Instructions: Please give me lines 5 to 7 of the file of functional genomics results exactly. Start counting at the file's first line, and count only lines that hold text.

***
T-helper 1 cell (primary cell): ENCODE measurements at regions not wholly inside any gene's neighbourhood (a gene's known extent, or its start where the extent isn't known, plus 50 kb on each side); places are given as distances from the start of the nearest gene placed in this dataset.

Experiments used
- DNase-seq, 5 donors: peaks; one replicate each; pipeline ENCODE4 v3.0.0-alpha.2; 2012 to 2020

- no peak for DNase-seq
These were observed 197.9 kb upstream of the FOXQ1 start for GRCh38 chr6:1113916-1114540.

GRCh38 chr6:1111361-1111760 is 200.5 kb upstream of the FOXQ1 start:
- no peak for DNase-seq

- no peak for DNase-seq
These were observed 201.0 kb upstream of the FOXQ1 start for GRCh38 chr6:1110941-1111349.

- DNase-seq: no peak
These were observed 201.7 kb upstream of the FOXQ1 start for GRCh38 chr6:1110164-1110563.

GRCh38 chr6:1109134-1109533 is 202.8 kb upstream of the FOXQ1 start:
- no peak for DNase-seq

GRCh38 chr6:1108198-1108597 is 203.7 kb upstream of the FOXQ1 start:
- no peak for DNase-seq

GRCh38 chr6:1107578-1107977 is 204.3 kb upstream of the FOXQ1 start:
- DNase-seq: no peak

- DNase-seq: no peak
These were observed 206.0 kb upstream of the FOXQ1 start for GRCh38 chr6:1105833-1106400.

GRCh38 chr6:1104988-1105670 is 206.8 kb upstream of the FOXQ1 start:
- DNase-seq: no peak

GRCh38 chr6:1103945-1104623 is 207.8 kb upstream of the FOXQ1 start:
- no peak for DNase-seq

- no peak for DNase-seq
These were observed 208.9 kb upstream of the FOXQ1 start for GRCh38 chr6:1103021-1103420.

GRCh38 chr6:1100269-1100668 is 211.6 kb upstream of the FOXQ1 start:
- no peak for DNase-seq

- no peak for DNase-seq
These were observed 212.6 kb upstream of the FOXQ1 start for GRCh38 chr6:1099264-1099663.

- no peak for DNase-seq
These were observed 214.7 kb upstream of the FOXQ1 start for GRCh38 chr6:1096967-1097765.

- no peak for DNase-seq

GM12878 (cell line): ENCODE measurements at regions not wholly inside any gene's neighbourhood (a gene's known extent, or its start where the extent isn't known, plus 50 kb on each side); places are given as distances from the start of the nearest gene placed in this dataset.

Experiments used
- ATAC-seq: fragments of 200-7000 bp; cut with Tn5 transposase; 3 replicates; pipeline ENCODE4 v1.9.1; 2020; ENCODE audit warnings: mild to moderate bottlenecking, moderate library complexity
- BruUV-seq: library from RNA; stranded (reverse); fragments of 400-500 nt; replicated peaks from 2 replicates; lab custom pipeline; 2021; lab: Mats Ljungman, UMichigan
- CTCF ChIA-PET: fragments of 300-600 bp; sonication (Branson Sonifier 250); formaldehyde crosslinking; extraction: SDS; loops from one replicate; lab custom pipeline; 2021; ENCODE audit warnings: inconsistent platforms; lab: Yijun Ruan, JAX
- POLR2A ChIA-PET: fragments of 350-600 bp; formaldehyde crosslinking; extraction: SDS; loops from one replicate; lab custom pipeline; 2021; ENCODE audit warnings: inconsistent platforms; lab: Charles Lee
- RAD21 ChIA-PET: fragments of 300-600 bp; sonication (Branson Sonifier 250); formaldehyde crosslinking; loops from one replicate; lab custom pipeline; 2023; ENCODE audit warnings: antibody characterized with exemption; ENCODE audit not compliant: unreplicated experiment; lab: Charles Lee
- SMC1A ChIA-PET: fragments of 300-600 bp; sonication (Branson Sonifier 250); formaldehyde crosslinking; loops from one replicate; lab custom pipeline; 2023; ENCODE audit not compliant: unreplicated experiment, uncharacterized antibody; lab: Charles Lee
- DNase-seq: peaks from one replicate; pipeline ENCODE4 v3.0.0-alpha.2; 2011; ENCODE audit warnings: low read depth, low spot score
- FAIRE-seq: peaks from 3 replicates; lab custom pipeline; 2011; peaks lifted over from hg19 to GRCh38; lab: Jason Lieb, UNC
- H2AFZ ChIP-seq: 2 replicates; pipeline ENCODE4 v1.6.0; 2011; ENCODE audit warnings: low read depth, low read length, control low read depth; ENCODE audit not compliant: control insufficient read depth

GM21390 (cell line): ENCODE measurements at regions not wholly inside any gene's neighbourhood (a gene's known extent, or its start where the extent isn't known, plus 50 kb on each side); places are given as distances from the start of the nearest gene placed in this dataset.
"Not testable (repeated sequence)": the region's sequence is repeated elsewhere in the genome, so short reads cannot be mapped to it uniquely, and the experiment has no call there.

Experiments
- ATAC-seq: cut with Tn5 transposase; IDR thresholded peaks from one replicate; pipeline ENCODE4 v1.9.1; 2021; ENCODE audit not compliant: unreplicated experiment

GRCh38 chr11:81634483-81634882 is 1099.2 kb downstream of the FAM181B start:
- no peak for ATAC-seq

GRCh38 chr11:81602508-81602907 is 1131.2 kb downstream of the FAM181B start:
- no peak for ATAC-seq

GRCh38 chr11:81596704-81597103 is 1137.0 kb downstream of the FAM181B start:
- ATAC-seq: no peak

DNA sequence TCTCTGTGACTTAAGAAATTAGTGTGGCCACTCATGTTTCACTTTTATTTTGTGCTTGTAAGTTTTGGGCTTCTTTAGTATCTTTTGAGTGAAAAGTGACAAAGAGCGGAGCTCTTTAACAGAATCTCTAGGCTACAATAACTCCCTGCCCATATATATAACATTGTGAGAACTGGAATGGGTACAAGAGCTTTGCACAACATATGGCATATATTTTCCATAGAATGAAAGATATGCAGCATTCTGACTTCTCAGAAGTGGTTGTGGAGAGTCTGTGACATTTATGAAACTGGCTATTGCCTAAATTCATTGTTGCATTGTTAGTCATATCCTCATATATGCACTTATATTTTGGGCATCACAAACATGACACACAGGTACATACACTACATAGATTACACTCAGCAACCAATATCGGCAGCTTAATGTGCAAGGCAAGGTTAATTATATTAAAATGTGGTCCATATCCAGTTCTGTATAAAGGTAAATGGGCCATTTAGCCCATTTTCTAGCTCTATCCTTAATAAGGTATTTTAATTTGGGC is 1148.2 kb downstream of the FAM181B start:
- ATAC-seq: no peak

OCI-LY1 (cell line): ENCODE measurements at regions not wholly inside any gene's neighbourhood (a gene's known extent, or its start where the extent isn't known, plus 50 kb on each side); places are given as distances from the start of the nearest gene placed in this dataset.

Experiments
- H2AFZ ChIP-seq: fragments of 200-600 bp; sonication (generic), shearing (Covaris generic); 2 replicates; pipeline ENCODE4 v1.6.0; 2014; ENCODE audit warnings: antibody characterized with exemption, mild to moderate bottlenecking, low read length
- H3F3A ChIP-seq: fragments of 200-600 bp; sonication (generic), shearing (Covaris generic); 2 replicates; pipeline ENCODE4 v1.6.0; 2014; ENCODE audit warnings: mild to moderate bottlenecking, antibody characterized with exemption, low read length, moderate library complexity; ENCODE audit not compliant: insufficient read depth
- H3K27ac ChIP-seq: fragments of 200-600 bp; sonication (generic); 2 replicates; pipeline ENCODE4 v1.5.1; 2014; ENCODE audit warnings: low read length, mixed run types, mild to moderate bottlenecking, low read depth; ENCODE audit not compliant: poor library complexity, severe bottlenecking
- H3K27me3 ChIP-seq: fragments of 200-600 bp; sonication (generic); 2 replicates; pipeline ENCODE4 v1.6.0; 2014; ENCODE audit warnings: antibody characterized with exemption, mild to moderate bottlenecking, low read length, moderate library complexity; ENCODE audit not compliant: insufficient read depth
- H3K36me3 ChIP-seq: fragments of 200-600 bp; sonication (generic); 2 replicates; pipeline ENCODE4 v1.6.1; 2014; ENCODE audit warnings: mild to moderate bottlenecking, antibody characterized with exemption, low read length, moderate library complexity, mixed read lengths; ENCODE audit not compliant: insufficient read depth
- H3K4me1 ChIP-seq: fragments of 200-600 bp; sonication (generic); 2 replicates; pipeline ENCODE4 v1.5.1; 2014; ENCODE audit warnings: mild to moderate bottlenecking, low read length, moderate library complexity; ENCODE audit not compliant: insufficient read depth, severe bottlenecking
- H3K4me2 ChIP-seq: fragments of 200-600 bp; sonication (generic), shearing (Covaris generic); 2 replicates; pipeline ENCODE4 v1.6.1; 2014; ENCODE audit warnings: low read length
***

These were observed 197.9 kb upstream of the FOXQ1 start for GRCh38 chr6:1113916-1114540.

GRCh38 chr6:1111361-1111760 is 200.5 kb upstream of the FOXQ1 start:
- no peak for DNase-seq